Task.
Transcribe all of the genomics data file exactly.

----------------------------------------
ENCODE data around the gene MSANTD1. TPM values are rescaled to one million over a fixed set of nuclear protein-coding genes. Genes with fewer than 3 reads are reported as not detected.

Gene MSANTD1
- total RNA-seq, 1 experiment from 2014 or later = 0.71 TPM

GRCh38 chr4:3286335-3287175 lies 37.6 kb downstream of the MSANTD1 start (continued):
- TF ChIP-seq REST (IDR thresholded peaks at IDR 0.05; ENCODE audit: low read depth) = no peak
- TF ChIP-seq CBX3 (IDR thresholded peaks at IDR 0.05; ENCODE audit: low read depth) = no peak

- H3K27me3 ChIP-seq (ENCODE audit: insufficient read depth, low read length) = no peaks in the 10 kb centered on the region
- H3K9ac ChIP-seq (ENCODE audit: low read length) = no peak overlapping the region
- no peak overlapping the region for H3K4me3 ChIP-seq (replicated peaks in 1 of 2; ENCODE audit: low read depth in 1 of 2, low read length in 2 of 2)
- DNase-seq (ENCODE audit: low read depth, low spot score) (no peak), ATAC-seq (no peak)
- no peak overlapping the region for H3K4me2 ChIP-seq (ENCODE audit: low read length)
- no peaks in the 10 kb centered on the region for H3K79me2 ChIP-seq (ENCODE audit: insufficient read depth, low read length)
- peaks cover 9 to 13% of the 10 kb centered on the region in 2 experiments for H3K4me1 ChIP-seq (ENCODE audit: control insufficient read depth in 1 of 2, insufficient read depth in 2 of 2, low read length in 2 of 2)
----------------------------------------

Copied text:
ENCODE data around the gene MSANTD1. TPM values are rescaled to one million over a fixed set of nuclear protein-coding genes. Genes with fewer than 3 reads are reported as not detected.

Gene MSANTD1
- total RNA-seq, 1 experiment from 2014 or later = 0.71 TPM

GRCh38 chr4:3286335-3287175 lies 37.6 kb downstream of the MSANTD1 start (continued):
- TF ChIP-seq REST (IDR thresholded peaks at IDR 0.05; ENCODE audit: low read depth) = no peak
- TF ChIP-seq CBX3 (IDR thresholded peaks at IDR 0.05; ENCODE audit: low read depth) = no peak

- H3K27me3 ChIP-seq (ENCODE audit: insufficient read depth, low read length) = no peaks in the 10 kb centered on the region
- H3K9ac ChIP-seq (ENCODE audit: low read length) = no peak overlapping the region
- no peak overlapping the region for H3K4me3 ChIP-seq (replicated peaks in 1 of 2; ENCODE audit: low read depth in 1 of 2, low read length in 2 of 2)
- DNase-seq (ENCODE audit: low read depth, low spot score) (no peak), ATAC-seq (no peak)
- no peak overlapping the region for H3K4me2 ChIP-seq (ENCODE audit: low read length)
- no peaks in the 10 kb centered on the region for H3K79me2 ChIP-seq (ENCODE audit: insufficient read depth, low read length)
- peaks cover 9 to 13% of the 10 kb centered on the region in 2 experiments for H3K4me1 ChIP-seq (ENCODE audit: control insufficient read depth in 1 of 2, insufficient read depth in 2 of 2, low read length in 2 of 2)